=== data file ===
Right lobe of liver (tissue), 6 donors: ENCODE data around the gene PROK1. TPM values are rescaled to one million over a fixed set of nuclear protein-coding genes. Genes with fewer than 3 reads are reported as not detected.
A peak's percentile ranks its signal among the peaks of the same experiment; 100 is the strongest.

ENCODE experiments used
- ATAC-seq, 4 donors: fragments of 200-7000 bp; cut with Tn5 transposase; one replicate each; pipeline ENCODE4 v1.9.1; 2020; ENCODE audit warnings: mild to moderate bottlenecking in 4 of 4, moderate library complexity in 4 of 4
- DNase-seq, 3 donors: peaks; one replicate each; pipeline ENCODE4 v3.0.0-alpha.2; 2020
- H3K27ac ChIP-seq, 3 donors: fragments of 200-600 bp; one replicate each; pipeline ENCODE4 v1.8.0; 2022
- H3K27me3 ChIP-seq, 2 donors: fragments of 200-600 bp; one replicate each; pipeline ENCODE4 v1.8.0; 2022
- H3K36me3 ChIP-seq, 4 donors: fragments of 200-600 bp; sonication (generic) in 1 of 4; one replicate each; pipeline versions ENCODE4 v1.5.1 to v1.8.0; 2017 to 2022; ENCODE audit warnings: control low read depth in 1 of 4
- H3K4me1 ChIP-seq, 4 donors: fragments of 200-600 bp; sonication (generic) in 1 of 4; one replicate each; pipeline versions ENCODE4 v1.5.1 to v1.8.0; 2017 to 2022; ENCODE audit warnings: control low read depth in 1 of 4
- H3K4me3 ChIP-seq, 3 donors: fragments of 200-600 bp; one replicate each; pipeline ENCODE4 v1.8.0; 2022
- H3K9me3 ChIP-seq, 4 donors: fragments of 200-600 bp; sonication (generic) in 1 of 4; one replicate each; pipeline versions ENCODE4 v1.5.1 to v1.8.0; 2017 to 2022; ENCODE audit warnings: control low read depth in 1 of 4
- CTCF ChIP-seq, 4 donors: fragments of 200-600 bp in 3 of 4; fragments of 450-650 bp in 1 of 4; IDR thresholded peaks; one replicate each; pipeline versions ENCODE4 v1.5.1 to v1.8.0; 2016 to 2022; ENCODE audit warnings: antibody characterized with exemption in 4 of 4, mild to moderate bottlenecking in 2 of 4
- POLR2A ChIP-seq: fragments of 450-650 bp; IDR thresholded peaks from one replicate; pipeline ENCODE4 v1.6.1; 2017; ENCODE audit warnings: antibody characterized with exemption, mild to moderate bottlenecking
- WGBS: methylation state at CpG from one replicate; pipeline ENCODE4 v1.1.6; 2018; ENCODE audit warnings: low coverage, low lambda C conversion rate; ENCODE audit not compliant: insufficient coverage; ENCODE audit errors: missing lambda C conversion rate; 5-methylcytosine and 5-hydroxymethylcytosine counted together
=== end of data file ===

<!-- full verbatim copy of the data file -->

Right lobe of liver (tissue), 6 donors: ENCODE data around the gene PROK1. TPM values are rescaled to one million over a fixed set of nuclear protein-coding genes. Genes with fewer than 3 reads are reported as not detected.
A peak's percentile ranks its signal among the peaks of the same experiment; 100 is the strongest.

ENCODE experiments used
- ATAC-seq, 4 donors: fragments of 200-7000 bp; cut with Tn5 transposase; one replicate each; pipeline ENCODE4 v1.9.1; 2020; ENCODE audit warnings: mild to moderate bottlenecking in 4 of 4, moderate library complexity in 4 of 4
- DNase-seq, 3 donors: peaks; one replicate each; pipeline ENCODE4 v3.0.0-alpha.2; 2020
- H3K27ac ChIP-seq, 3 donors: fragments of 200-600 bp; one replicate each; pipeline ENCODE4 v1.8.0; 2022
- H3K27me3 ChIP-seq, 2 donors: fragments of 200-600 bp; one replicate each; pipeline ENCODE4 v1.8.0; 2022
- H3K36me3 ChIP-seq, 4 donors: fragments of 200-600 bp; sonication (generic) in 1 of 4; one replicate each; pipeline versions ENCODE4 v1.5.1 to v1.8.0; 2017 to 2022; ENCODE audit warnings: control low read depth in 1 of 4
- H3K4me1 ChIP-seq, 4 donors: fragments of 200-600 bp; sonication (generic) in 1 of 4; one replicate each; pipeline versions ENCODE4 v1.5.1 to v1.8.0; 2017 to 2022; ENCODE audit warnings: control low read depth in 1 of 4
- H3K4me3 ChIP-seq, 3 donors: fragments of 200-600 bp; one replicate each; pipeline ENCODE4 v1.8.0; 2022
- H3K9me3 ChIP-seq, 4 donors: fragments of 200-600 bp; sonication (generic) in 1 of 4; one replicate each; pipeline versions ENCODE4 v1.5.1 to v1.8.0; 2017 to 2022; ENCODE audit warnings: control low read depth in 1 of 4
- CTCF ChIP-seq, 4 donors: fragments of 200-600 bp in 3 of 4; fragments of 450-650 bp in 1 of 4; IDR thresholded peaks; one replicate each; pipeline versions ENCODE4 v1.5.1 to v1.8.0; 2016 to 2022; ENCODE audit warnings: antibody characterized with exemption in 4 of 4, mild to moderate bottlenecking in 2 of 4
- POLR2A ChIP-seq: fragments of 450-650 bp; IDR thresholded peaks from one replicate; pipeline ENCODE4 v1.6.1; 2017; ENCODE audit warnings: antibody characterized with exemption, mild to moderate bottlenecking
- WGBS: methylation state at CpG from one replicate; pipeline ENCODE4 v1.1.6; 2018; ENCODE audit warnings: low coverage, low lambda C conversion rate; ENCODE audit not compliant: insufficient coverage; ENCODE audit errors: missing lambda C conversion rate; 5-methylcytosine and 5-hydroxymethylcytosine counted together